Black and White Conversion: Channel Mixer Recipes

Black and white conversion is a mysterious process. There are many ways to do it and none is objectively any better than any other for every photo. So, these are guidelines, really, in the spirit of a recipe. But unlike following a recipe for baking a cake, we are not all trying to create the same photo. Keep in mind that every photo is different and will require slightly different values for any image editing technique.


Here’s a photo I took on a hike recently with my kids:

To compare with the channel mixer conversions below, first I’ll show the results from a simple average color desaturation. This is a simple conversion, it’s fast, and it’s very easy to do. In Photoshop it’s Image | Adjustments | Desaturate. In GIMP it’s Color | Desaturate.

Many people, myself included, feel that this method often results in lifeless photos. If you’re going to convert this way, you’ll be doing yourself a favor if you also boost the contrast after the fact:

I think the simplicity of just desaturating a photo and boosting the contrast has a lot of appeal. It’s arguably the most straightforward way to do a black and white conversion. And again, this is a subjective process. It’s a success if you’re happy with the results.

Before we go on, a tiny bit of channel mixer theory:

Every digital color photo is made up of red, green, and blue data. In JPG images, these colors combine in varying levels from 0-255 for each pixel, resulting in approximately 16 million different color combinations. The channel mixer works by manipulating the red, green, and blue in a photo. The mixer allows you to change the overall impact of each channel on the photo as a whole. By checking the “monochrome” box, you are asking the mixer to “flatten” those color channels into a single channel which is represented as a level of gray from 0-255: black and white.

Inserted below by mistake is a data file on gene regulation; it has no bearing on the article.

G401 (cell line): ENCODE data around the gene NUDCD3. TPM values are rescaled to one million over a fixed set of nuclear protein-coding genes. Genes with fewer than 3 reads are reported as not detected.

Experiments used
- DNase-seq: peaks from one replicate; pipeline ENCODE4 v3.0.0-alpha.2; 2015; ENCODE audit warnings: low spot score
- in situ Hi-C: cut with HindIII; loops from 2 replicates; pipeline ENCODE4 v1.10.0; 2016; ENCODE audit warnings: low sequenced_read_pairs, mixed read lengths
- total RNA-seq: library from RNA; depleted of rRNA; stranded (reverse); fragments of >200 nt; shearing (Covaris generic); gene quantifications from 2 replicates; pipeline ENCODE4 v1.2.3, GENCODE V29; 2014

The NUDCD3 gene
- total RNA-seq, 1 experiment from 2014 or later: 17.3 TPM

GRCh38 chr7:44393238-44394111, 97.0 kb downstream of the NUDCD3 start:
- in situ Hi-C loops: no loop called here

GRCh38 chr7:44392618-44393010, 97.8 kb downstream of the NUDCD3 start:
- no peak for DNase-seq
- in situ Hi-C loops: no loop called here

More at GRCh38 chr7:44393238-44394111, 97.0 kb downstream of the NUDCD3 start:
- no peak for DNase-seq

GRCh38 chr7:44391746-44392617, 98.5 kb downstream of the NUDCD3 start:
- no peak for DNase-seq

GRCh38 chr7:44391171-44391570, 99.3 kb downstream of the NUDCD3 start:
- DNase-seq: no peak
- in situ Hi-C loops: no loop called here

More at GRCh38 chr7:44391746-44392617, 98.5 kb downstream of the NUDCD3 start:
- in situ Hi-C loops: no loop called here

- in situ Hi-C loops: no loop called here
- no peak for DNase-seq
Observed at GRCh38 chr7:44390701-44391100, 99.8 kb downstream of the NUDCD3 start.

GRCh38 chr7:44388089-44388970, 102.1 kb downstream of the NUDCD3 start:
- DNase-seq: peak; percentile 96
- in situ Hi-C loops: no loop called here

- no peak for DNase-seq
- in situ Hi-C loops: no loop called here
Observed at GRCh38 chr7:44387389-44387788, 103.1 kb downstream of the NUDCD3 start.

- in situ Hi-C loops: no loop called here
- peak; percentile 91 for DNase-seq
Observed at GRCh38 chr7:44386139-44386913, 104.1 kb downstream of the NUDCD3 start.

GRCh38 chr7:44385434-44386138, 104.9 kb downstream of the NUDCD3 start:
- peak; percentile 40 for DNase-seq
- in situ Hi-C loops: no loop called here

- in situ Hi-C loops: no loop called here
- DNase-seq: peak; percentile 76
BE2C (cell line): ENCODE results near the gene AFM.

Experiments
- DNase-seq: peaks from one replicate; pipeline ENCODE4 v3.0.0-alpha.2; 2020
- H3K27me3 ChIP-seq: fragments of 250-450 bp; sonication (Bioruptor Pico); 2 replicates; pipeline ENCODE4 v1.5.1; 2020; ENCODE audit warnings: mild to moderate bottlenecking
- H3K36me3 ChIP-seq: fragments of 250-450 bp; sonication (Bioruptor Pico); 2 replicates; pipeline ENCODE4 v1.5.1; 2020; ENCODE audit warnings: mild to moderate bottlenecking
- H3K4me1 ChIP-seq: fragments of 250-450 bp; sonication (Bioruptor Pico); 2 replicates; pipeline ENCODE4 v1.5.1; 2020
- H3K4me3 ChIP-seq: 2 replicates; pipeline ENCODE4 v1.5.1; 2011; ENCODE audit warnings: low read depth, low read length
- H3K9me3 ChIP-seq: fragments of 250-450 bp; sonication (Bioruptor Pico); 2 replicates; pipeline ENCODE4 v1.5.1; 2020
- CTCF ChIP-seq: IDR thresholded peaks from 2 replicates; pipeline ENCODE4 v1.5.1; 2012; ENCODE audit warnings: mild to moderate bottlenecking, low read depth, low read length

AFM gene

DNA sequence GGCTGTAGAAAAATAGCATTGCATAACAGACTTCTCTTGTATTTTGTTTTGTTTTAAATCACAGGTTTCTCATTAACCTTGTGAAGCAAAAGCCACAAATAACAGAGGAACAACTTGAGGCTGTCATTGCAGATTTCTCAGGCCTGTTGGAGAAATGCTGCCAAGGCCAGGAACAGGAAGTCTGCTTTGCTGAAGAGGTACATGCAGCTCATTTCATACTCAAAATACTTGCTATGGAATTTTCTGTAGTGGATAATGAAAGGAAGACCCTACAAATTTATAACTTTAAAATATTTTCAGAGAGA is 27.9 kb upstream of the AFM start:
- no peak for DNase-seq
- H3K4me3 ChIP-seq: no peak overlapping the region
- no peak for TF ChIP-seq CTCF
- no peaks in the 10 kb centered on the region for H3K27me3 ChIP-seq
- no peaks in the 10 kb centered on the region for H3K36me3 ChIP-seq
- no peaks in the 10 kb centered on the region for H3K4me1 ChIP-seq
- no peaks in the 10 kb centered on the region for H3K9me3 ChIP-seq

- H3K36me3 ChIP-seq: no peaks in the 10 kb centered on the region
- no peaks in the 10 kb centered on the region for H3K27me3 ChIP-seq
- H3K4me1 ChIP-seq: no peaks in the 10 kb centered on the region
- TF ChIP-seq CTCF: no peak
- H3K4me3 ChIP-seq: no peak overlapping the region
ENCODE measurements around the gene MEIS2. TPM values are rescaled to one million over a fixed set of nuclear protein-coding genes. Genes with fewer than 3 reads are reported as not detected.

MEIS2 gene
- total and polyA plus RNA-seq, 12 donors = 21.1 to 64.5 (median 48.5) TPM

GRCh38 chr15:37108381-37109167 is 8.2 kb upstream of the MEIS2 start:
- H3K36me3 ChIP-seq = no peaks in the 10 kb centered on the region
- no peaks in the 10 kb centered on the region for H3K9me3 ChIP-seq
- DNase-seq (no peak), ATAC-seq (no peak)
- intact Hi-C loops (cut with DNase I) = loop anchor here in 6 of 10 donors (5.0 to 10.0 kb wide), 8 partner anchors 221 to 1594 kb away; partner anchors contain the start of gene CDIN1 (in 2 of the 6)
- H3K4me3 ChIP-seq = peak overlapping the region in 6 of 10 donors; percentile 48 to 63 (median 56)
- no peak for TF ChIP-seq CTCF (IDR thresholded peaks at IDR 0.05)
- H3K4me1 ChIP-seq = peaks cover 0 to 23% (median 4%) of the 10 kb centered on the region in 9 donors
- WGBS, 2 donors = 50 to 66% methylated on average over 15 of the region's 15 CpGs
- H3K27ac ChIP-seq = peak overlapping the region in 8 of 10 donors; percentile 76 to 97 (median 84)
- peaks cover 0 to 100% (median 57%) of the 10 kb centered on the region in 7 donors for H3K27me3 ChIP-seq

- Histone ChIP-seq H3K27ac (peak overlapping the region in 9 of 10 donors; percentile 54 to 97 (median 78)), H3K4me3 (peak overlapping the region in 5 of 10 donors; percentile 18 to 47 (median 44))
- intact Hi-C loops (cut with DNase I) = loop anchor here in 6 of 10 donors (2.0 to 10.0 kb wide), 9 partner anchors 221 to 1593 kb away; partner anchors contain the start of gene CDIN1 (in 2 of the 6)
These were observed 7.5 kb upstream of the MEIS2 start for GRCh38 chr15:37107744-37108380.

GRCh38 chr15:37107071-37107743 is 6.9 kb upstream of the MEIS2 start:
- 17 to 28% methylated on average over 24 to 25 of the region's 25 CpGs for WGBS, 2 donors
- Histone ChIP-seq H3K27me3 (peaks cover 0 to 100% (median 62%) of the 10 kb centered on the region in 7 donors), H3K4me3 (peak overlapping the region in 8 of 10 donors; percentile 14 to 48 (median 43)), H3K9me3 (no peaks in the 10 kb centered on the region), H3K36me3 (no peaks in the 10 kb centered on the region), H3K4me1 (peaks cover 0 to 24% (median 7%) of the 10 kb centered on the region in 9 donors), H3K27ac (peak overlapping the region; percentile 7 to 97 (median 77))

So, for example, if you set the red channel to 100%, the blue channel to 0, and the green channel to 0 (100/0/0), you will get a black and white photo where the gray level for any pixel is equal to whatever the red level was. If you set the values to 50/50/0 then the gray level will depend half on the red and half on the green. Here’s an example:

Here’s another example with the same starting photo:

Last example and the version I like the best:

The channel mixer can be mysterious because it’s difficult to visualize the result. My recommendation is to simply play around with it until you find values you like. After a while, you’ll begin to get an intuitive feel for which values you prefer for different kinds of subjects and colors in any given photo. But don’t let that stop you from experimenting. You may surprise yourself by trying unusual mixer values. Above all, don’t paralyze yourself trying to achieve the mythical goal of a “perfect” black and white conversion. ()







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